Remove snow from every window, mirror, light, and all wheels so you don’t make winter driving any more dangerous than it already is.

If you’ve ever driven after a snowstorm, you’ve seen it, snow covered windows making it impossible for the driver to see what is happening on the road around them. It’s already hard enough to drive in winter conditions, making defensive driving techniques more important than usual – but how defensive can you drive if you can’t see what’s happening around you?

Reduced visibility increases the risk of an accident

To ensure good visibility, the windshield and all windows should be completely cleared of snow or ice. Use a snow brush or scraper and make sure the wipers are cleared of snow and ice too before you turn them on to avoid damaging them.

The front and back lights should also be cleared so other drivers can see when you intend to turn. Good visibility at the wheel also means being visible to others!

A load of snow or ice on a vehicle increases the risk of accidents

It’s very important to also clear the hood, roof and trunk of your vehicle before you drive off. Otherwise, the load of snow or ice can break off your vehicle. When you accelerate, the load can land on vehicles behind you and cause damage or cause significant injuries to other drivers.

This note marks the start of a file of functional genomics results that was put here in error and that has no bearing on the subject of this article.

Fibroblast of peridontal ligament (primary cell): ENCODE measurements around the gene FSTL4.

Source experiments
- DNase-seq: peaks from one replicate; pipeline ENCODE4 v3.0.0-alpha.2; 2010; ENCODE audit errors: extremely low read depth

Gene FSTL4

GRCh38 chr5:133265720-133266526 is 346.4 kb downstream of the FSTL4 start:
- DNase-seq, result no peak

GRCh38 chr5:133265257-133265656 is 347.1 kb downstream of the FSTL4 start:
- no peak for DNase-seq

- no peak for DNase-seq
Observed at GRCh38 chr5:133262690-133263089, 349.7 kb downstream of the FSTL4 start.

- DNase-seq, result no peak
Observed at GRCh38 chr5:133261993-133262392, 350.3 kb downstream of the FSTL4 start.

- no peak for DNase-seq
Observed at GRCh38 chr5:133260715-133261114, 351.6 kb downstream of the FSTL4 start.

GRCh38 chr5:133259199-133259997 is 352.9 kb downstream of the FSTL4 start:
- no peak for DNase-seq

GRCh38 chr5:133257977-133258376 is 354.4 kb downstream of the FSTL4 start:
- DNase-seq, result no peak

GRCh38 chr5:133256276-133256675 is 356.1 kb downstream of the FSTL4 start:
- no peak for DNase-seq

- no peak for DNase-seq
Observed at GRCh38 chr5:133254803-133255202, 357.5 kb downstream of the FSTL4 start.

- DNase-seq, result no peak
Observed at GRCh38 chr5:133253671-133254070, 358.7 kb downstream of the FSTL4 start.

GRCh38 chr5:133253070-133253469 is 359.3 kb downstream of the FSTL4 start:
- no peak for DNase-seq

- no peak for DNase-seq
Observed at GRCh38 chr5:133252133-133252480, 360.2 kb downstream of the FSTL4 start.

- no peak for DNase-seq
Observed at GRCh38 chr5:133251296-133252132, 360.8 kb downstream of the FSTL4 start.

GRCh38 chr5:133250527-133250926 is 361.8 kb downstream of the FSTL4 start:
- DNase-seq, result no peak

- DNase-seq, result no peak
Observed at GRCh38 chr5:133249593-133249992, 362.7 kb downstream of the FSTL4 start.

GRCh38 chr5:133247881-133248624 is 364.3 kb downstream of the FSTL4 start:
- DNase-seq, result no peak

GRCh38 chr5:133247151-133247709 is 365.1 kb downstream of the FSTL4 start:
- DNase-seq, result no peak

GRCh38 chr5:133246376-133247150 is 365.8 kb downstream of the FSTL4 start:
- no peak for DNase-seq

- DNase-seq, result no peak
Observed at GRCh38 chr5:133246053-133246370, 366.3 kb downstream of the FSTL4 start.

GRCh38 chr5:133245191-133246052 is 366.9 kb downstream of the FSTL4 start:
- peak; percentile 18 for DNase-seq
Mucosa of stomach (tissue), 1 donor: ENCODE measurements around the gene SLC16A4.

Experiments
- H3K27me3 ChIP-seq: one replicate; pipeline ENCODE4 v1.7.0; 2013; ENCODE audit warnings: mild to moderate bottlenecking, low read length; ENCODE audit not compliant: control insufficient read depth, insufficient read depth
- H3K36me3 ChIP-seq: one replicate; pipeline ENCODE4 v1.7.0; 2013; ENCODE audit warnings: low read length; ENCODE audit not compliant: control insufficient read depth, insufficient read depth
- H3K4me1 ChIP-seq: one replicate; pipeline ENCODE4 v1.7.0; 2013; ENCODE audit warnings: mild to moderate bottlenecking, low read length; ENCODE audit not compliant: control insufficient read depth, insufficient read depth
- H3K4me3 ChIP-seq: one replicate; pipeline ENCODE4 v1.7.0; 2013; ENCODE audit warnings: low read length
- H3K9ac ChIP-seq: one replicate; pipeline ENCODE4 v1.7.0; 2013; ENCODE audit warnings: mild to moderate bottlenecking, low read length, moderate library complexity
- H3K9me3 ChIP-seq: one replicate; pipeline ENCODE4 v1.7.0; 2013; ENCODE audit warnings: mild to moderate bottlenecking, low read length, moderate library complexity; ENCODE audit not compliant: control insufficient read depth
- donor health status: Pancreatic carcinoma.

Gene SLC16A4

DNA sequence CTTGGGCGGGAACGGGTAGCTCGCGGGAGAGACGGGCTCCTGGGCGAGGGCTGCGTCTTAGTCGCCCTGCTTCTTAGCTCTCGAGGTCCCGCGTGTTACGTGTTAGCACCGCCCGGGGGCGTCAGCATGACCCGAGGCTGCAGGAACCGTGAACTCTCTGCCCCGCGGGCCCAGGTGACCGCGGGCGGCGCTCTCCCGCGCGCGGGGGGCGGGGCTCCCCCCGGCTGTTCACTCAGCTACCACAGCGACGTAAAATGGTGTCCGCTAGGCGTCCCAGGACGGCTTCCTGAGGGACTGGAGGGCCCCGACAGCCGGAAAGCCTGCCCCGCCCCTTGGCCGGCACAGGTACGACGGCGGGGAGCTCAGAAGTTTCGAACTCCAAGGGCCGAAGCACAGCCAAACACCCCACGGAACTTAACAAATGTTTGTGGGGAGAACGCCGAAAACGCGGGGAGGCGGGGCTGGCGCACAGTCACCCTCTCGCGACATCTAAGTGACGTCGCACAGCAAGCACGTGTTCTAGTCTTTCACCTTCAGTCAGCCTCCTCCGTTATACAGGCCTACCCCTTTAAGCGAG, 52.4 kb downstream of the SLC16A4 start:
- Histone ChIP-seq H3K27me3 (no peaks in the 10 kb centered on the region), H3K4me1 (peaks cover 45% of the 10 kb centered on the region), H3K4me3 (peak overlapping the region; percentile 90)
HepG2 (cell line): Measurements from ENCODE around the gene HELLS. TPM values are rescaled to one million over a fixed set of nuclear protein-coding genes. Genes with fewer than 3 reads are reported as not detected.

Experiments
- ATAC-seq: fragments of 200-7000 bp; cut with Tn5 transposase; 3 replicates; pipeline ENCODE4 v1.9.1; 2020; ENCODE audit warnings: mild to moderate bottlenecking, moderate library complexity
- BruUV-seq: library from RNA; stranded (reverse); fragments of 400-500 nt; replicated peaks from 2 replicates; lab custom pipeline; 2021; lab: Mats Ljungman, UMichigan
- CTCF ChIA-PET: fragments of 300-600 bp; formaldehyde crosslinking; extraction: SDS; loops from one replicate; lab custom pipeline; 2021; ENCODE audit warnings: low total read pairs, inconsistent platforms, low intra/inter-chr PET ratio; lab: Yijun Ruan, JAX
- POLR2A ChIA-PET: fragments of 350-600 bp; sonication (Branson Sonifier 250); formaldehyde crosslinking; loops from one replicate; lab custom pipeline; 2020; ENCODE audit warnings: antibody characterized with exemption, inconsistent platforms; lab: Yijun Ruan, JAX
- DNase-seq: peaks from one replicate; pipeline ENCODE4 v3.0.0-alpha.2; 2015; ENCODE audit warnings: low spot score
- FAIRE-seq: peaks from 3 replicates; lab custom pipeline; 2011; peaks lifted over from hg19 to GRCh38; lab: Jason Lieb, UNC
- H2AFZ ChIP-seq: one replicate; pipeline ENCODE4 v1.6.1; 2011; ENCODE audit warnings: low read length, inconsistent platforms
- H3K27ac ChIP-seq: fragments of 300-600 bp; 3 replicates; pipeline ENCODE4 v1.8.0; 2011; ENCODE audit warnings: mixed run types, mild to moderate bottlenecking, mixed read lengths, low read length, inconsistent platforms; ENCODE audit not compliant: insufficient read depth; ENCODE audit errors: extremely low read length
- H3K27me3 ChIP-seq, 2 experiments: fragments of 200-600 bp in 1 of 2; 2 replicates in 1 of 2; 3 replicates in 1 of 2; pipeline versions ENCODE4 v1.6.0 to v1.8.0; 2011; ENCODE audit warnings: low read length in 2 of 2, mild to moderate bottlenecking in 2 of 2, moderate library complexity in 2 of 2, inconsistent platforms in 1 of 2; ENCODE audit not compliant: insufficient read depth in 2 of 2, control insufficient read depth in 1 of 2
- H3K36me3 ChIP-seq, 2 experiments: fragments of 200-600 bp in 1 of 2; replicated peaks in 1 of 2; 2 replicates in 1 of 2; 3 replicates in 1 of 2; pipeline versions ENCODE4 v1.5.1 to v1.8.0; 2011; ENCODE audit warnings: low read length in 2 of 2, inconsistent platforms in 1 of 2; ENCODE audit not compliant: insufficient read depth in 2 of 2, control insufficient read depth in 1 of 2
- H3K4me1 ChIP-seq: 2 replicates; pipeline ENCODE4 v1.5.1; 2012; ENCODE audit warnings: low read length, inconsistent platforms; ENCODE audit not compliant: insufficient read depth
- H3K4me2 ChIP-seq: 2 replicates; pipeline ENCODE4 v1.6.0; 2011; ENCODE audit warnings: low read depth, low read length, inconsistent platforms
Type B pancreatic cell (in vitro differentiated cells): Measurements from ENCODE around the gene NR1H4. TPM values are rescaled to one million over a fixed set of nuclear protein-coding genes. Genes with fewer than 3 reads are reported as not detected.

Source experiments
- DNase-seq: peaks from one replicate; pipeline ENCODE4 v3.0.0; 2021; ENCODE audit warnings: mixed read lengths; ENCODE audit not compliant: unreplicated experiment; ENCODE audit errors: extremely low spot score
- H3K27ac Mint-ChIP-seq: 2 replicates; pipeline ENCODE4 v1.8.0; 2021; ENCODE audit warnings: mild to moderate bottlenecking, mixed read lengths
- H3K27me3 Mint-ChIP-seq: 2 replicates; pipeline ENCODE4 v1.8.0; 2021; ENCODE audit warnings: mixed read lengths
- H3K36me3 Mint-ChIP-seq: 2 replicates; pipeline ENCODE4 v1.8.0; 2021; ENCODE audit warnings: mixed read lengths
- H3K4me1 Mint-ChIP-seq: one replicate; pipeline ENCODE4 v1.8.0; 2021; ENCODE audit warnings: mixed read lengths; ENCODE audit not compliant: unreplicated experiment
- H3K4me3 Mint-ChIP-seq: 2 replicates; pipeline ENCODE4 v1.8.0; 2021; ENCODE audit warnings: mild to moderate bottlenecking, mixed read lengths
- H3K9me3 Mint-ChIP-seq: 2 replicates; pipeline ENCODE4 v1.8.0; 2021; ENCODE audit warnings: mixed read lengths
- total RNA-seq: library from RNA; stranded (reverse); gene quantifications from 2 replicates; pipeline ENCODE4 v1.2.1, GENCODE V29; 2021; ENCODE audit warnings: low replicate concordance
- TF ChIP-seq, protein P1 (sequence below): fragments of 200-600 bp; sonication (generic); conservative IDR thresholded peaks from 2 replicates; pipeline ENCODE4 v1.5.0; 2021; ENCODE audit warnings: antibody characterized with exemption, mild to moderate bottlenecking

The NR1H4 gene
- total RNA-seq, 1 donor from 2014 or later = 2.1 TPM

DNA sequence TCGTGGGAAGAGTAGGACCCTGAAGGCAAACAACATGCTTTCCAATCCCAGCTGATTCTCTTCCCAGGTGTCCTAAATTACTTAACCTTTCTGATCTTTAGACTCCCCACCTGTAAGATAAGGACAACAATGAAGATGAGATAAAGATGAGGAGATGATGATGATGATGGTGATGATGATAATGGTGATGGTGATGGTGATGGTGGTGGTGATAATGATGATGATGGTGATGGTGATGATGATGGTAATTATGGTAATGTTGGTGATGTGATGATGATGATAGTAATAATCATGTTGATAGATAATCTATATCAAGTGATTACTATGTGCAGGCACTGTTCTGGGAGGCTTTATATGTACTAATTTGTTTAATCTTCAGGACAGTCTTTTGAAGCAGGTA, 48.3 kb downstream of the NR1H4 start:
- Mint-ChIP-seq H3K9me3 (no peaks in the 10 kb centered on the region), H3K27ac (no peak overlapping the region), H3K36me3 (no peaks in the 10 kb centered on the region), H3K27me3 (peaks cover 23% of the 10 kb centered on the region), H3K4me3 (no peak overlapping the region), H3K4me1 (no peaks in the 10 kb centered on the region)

When you brake suddenly, the snow or ice on the roof of your car could slide down onto your windshield. This can not only obstruct your view, but your wipers could get damaged too, and the weight of the snow or ice on your wipers can prevent them operating properly, namely clearing snow and ice from your windshield.

The driver of a vehicle that has not been completely cleared of snow can face additional fines and fees

Depending on where you live and drive, it may be illegal for you to drive with snow on your windows.  If you cause damage to another vehicle or cause an accident while driving a vehicle that has not been cleared of snow, you will have to make an auto insurance claim to reimburse the driver of the damaged vehicle, or pay for the damage. In addition to paying the deductible, you will likely see a premium hike that will be in your file for the foreseeable future.


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